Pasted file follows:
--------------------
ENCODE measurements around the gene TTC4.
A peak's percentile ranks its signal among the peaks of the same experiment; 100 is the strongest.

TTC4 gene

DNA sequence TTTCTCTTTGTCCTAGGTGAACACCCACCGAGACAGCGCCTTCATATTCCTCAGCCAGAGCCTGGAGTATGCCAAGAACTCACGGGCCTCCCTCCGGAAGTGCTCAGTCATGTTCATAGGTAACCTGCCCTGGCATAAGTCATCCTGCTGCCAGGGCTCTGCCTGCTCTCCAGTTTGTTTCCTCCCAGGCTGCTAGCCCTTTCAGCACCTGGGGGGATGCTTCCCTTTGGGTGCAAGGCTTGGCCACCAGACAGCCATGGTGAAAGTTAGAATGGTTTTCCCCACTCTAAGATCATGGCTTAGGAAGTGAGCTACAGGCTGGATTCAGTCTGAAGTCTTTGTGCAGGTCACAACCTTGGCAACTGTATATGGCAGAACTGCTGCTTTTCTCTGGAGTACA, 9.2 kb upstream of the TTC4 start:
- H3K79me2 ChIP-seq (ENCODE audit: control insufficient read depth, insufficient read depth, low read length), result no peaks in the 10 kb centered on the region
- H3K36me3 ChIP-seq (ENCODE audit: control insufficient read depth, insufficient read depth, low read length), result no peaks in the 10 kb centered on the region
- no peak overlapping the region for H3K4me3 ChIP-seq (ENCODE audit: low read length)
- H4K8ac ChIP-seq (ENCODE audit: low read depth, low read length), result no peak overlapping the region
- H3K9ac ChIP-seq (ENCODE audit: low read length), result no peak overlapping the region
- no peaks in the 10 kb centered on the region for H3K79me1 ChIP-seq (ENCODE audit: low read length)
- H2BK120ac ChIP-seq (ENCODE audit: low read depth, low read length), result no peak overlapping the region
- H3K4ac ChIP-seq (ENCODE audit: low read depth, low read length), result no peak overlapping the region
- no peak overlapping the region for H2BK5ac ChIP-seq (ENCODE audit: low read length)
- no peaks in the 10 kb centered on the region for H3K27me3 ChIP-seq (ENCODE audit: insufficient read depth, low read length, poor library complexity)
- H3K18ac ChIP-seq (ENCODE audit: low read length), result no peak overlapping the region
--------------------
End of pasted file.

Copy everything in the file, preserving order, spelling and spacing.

ENCODE measurements around the gene TTC4.
A peak's percentile ranks its signal among the peaks of the same experiment; 100 is the strongest.

TTC4 gene

DNA sequence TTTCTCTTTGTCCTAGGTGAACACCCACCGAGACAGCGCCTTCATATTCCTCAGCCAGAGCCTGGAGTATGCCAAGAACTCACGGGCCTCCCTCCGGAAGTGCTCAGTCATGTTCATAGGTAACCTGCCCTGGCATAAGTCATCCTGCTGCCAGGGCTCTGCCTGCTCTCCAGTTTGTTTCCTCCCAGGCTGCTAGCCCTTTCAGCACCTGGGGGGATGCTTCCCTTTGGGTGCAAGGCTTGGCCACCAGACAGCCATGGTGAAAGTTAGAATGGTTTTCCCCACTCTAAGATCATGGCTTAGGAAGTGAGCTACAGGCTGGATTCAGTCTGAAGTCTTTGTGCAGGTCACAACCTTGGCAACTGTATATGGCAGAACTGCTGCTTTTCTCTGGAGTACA, 9.2 kb upstream of the TTC4 start:
- H3K79me2 ChIP-seq (ENCODE audit: control insufficient read depth, insufficient read depth, low read length), result no peaks in the 10 kb centered on the region
- H3K36me3 ChIP-seq (ENCODE audit: control insufficient read depth, insufficient read depth, low read length), result no peaks in the 10 kb centered on the region
- no peak overlapping the region for H3K4me3 ChIP-seq (ENCODE audit: low read length)
- H4K8ac ChIP-seq (ENCODE audit: low read depth, low read length), result no peak overlapping the region
- H3K9ac ChIP-seq (ENCODE audit: low read length), result no peak overlapping the region
- no peaks in the 10 kb centered on the region for H3K79me1 ChIP-seq (ENCODE audit: low read length)
- H2BK120ac ChIP-seq (ENCODE audit: low read depth, low read length), result no peak overlapping the region
- H3K4ac ChIP-seq (ENCODE audit: low read depth, low read length), result no peak overlapping the region
- no peak overlapping the region for H2BK5ac ChIP-seq (ENCODE audit: low read length)
- no peaks in the 10 kb centered on the region for H3K27me3 ChIP-seq (ENCODE audit: insufficient read depth, low read length, poor library complexity)
- H3K18ac ChIP-seq (ENCODE audit: low read length), result no peak overlapping the region